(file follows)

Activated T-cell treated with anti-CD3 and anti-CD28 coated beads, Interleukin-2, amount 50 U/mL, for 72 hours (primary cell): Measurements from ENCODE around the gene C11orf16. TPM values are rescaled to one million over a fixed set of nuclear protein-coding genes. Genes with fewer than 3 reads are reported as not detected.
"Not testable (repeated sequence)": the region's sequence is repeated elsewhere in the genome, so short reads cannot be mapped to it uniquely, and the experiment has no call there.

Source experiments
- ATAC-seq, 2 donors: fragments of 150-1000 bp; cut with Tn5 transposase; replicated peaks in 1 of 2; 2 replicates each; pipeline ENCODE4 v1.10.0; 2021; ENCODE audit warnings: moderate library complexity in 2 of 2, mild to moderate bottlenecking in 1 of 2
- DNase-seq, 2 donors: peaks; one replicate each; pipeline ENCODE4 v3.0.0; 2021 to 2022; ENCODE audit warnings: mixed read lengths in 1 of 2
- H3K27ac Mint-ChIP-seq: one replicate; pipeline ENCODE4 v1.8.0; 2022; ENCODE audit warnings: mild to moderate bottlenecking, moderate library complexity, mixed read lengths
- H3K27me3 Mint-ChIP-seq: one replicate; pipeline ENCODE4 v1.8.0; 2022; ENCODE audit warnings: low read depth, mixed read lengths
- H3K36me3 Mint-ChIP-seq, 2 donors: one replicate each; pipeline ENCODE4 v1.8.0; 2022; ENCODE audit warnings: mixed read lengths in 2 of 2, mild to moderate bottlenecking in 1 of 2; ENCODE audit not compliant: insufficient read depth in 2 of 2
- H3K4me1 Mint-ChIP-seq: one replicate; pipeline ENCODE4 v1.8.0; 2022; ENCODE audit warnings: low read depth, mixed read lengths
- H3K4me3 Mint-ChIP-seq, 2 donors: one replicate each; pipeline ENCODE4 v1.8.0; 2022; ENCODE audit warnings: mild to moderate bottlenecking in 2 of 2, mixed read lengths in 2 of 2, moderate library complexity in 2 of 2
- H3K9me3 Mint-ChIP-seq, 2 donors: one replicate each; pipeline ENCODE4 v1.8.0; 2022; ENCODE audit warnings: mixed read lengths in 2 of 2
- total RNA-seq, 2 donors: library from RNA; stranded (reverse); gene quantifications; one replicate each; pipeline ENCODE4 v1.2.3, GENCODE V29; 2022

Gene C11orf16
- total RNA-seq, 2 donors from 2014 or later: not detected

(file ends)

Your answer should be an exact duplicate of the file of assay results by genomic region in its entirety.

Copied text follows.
Activated T-cell treated with anti-CD3 and anti-CD28 coated beads, Interleukin-2, amount 50 U/mL, for 72 hours (primary cell): Measurements from ENCODE around the gene C11orf16. TPM values are rescaled to one million over a fixed set of nuclear protein-coding genes. Genes with fewer than 3 reads are reported as not detected.
"Not testable (repeated sequence)": the region's sequence is repeated elsewhere in the genome, so short reads cannot be mapped to it uniquely, and the experiment has no call there.

Source experiments
- ATAC-seq, 2 donors: fragments of 150-1000 bp; cut with Tn5 transposase; replicated peaks in 1 of 2; 2 replicates each; pipeline ENCODE4 v1.10.0; 2021; ENCODE audit warnings: moderate library complexity in 2 of 2, mild to moderate bottlenecking in 1 of 2
- DNase-seq, 2 donors: peaks; one replicate each; pipeline ENCODE4 v3.0.0; 2021 to 2022; ENCODE audit warnings: mixed read lengths in 1 of 2
- H3K27ac Mint-ChIP-seq: one replicate; pipeline ENCODE4 v1.8.0; 2022; ENCODE audit warnings: mild to moderate bottlenecking, moderate library complexity, mixed read lengths
- H3K27me3 Mint-ChIP-seq: one replicate; pipeline ENCODE4 v1.8.0; 2022; ENCODE audit warnings: low read depth, mixed read lengths
- H3K36me3 Mint-ChIP-seq, 2 donors: one replicate each; pipeline ENCODE4 v1.8.0; 2022; ENCODE audit warnings: mixed read lengths in 2 of 2, mild to moderate bottlenecking in 1 of 2; ENCODE audit not compliant: insufficient read depth in 2 of 2
- H3K4me1 Mint-ChIP-seq: one replicate; pipeline ENCODE4 v1.8.0; 2022; ENCODE audit warnings: low read depth, mixed read lengths
- H3K4me3 Mint-ChIP-seq, 2 donors: one replicate each; pipeline ENCODE4 v1.8.0; 2022; ENCODE audit warnings: mild to moderate bottlenecking in 2 of 2, mixed read lengths in 2 of 2, moderate library complexity in 2 of 2
- H3K9me3 Mint-ChIP-seq, 2 donors: one replicate each; pipeline ENCODE4 v1.8.0; 2022; ENCODE audit warnings: mixed read lengths in 2 of 2
- total RNA-seq, 2 donors: library from RNA; stranded (reverse); gene quantifications; one replicate each; pipeline ENCODE4 v1.2.3, GENCODE V29; 2022

Gene C11orf16
- total RNA-seq, 2 donors from 2014 or later: not detected